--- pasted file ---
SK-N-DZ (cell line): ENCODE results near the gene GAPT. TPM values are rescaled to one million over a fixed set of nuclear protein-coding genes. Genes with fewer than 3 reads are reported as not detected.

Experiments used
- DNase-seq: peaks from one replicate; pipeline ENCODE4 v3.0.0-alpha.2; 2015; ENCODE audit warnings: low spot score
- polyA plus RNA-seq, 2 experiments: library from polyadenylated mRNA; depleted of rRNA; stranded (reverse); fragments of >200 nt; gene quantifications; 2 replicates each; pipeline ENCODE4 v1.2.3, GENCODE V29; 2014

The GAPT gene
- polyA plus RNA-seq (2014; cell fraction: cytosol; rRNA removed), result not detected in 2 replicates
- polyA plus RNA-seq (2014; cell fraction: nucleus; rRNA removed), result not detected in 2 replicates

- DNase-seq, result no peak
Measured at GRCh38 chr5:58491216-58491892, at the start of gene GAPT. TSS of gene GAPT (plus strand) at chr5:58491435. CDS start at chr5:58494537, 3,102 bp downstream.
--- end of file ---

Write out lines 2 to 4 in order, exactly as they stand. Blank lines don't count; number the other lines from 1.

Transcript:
Experiments used
- DNase-seq: peaks from one replicate; pipeline ENCODE4 v3.0.0-alpha.2; 2015; ENCODE audit warnings: low spot score
- polyA plus RNA-seq, 2 experiments: library from polyadenylated mRNA; depleted of rRNA; stranded (reverse); fragments of >200 nt; gene quantifications; 2 replicates each; pipeline ENCODE4 v1.2.3, GENCODE V29; 2014